Moreover, cosmetics are typically applied manually to make people look more like certain images. For example, cosmetics may be applied to reconstruct the former appearance of people whose features have been altered or damaged. For example, cosmetics may be applied to the skin of patients who have been burned, to make the burned skin appear to have the color and texture it had before the burns. Cosmetics may be used to create the appearance of eyebrows on cancer patients who have lost their hair as a result of chemotherapy or radiation treatment. And cosmetics are used generally to make older people look more like they were when young. In addition, cosmetics may be used to make people look more like any desired model of themselves that they might have.

Typically the models used as the basis for these cosmetic applications are

    • People's memories of the way they looked previously.
    • Prior images of people, such as photographs, videos, paintings, drawings, and digital images such as those stored on computers, cell phones, and digital cameras.
    • Images of people as they would like to be seen, for example in drawings, enhanced photographs, or computer-generated images.

Ideal models derived from certain people are also used as the basis for cosmetic applications on other people. For example, a makeup artist may create a “look,” consisting of a certain combination of colors, shading contrasts, and even feature shapes, such as eyebrow shapes, that is used as model for cosmetics applied to many different people. Such a look may be based on the appearance of a popular actress, for example a Nicole Kidman look or a Catherine Zeta-Jones look, because many women would like to look like those actresses. Makeup artists can apply cosmetics to make different people all have a similar look, or individuals may apply their own cosmetics to create such effects, for example based on magazine pictures or digital images of actresses.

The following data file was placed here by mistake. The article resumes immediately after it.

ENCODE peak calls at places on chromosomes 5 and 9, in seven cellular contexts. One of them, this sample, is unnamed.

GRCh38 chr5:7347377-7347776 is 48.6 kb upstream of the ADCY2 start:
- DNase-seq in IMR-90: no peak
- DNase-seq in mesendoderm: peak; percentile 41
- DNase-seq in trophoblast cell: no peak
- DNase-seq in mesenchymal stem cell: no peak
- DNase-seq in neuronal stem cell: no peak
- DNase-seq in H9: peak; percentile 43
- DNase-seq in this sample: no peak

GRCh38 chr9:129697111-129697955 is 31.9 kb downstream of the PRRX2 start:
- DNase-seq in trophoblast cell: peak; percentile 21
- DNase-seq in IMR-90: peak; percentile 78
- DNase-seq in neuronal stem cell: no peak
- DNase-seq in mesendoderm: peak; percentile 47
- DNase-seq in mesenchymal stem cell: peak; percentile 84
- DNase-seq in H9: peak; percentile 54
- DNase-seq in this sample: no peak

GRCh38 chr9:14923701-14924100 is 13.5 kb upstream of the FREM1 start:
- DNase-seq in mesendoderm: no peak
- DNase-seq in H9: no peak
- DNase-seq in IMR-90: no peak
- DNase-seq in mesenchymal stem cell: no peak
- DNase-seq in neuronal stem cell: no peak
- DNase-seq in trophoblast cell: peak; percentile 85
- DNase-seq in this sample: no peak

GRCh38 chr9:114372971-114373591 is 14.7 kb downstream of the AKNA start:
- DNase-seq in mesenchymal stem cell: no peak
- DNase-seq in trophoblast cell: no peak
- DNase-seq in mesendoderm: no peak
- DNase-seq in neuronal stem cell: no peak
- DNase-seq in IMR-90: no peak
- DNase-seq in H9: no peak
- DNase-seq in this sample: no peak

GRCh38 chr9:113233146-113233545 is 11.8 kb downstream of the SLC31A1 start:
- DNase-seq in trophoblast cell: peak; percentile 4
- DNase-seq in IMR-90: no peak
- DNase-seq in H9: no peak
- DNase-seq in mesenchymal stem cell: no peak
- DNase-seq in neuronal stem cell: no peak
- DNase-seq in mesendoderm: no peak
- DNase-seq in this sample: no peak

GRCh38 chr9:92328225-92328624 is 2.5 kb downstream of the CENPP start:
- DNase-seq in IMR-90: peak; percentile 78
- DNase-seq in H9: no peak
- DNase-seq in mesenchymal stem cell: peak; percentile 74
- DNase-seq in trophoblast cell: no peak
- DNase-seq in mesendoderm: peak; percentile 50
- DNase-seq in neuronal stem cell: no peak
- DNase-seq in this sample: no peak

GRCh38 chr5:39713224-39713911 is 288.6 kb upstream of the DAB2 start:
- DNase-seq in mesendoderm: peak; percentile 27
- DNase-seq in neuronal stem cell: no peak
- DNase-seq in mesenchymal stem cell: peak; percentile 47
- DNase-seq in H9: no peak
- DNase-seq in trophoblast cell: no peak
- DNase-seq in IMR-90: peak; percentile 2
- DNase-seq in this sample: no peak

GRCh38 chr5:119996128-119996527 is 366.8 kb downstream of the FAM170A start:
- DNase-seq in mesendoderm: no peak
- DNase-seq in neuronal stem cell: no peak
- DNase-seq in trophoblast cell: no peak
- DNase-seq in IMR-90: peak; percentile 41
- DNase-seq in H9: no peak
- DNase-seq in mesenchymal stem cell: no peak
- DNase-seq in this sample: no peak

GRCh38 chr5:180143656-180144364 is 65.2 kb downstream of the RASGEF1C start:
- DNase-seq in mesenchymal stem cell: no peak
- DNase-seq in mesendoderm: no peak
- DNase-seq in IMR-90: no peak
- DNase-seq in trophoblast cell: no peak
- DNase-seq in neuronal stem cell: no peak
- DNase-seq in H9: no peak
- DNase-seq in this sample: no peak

However, manual techniques of applying cosmetics for such changes based on images, such as digital images, can be time consuming and require considerable skill to be done well, as anyone can attest who has tried to draw on eyebrows for a distressed cancer patient to match a digital image of her.

Therefore, there is a need for the precise application of reflectance modifying agents (RMAs) to provide a more effective, more automated, faster, less expensive, and less dangerous modification of the appearance of skin to cosmetically change people's features based on digital images.

BRIEF SUMMARY OF THE INVENTION

These and other needs are addressed by the present invention. The following explanation describes the present invention by way of example and not by way of limitation.

It is an aspect of the present invention to automatically change the appearance of human features based on a model digital image.

It is another aspect of the present invention to automatically reconstruct the appearance of human features based on digital images, through the application of RMAs. A useful technique is to employ feature recognition software to compare a person's current features with that person's features in one or more digital images. These images may be previously provided by the present invention's system and method. Or they may be provided by other compatible means. The present invention's enhancement software can then determine reconstructive enhancements based on those digital images and can apply those enhancements to the person precisely and automatically.